[OZTL_NET] Review: Big Thursday Anne Brooksbank
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Sat Apr 13 17:44:29 AEST 2013
Big Thursday Anne Brooksbank
Format:Paperback, 264 pages
Nat’s family is in crisis. His father, Luke, has been called to account for
some serious errors of judgment in his professional accountancy role and
has been ordered to undertake weekend detention along with serious
financial redress. His mother, Rachel, is finding it difficult to handle
the loss of their family home along with many of their possessions and what
is even harder, their respect and status within their community. His
younger sister Hannah and little brother Toby are finding it difficult to
adjust to living in a caravan park rather than their large house.
Nat doesn’t mind the new caravan home and its proximity to the beach. It
means it is even easier for him to catch some waves when he’s not at
school. His passion for surfing has been nurtured his whole life by his dad
who was, in his time, a champion competition surfer. Somehow the
rollercoaster of emotional upheaval is easier to deal with when he’s riding
a good wave. Discovering that Grace, a long time schoolmate but recently
acquired friend, is equally passionate about surfing – albeit far more
accomplished than he – also helps him to deal with his emotional state.
Just as the dust seems to be settling a little as they all adjust to their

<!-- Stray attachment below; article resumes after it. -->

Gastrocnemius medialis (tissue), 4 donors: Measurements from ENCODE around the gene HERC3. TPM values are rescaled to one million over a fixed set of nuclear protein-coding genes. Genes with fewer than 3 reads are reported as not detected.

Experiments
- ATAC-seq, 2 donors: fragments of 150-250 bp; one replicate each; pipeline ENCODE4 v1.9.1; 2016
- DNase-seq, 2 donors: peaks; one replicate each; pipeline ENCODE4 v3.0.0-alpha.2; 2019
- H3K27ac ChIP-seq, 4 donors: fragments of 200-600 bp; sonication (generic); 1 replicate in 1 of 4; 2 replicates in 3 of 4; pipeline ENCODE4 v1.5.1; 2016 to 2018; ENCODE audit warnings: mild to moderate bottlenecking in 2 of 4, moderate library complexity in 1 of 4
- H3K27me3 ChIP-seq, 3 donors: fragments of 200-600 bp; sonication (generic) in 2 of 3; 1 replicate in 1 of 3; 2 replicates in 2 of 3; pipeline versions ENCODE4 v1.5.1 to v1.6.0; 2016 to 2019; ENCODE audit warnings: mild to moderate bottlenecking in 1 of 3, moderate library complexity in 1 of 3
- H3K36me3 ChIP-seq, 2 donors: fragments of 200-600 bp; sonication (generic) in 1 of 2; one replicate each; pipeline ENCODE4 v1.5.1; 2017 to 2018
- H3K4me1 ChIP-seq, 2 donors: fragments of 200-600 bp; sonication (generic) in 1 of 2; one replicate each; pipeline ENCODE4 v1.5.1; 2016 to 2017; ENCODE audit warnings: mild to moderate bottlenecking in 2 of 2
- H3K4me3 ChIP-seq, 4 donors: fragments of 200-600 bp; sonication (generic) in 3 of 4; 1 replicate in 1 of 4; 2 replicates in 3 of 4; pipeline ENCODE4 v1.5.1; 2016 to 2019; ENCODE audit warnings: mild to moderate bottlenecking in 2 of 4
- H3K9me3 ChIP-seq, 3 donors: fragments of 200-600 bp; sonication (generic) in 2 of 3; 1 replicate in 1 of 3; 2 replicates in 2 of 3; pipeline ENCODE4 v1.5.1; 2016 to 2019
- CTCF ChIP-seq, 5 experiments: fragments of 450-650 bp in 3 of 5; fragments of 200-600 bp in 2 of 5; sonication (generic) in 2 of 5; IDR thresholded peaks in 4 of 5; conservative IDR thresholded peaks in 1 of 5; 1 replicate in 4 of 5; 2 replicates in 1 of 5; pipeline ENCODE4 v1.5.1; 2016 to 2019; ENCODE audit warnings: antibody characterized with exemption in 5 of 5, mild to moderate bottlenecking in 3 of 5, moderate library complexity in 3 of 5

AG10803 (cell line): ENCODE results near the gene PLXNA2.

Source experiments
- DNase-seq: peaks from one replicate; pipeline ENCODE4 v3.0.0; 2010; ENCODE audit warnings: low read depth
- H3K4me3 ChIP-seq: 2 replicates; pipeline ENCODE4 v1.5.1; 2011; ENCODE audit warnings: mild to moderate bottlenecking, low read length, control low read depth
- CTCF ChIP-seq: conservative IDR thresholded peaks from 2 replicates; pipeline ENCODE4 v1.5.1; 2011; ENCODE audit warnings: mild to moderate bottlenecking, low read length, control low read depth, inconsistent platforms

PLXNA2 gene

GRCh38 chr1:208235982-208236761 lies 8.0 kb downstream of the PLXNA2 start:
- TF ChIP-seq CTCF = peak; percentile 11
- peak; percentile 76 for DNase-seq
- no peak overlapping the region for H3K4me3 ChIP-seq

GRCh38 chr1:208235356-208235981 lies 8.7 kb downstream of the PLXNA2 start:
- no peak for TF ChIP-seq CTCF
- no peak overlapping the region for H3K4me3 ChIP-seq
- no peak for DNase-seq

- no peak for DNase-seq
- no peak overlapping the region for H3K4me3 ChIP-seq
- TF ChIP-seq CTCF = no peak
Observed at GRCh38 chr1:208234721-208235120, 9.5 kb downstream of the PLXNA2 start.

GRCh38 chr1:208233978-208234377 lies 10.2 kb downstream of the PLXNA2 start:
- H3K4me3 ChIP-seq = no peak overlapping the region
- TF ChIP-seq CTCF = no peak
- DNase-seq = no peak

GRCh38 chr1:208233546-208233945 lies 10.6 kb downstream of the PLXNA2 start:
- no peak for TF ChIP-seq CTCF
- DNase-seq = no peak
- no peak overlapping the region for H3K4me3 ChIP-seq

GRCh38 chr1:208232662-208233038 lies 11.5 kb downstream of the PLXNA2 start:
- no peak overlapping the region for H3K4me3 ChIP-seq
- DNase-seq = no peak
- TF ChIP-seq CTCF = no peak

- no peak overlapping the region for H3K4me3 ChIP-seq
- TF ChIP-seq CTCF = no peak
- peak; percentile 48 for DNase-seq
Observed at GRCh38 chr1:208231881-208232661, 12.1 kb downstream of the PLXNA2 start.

vastly different circumstances, a new crisis develops when Luke’s mental
health causes him to be seriously injured. Nat’s mum feels unable to
sustain the family situation as it is and, in desperation, relocates Nat
and his siblings to Tasmania and her parents’ guesthouse. While Nat
desperately misses his friends, and particularly Grace, it is his dad he is
most anxious about and taking matters into his own hands manages to travel
back to his home to ensure the safety of his loved father and ultimately
save his family from a complete breakdown.
Brooksbank has captured the anguish and turmoil of a family in
extraordinary circumstances beautifully. The characters are well drawn and
so utterly believable and authentic. Highly recommended for readers about
12 years old and up – particularly grommets!
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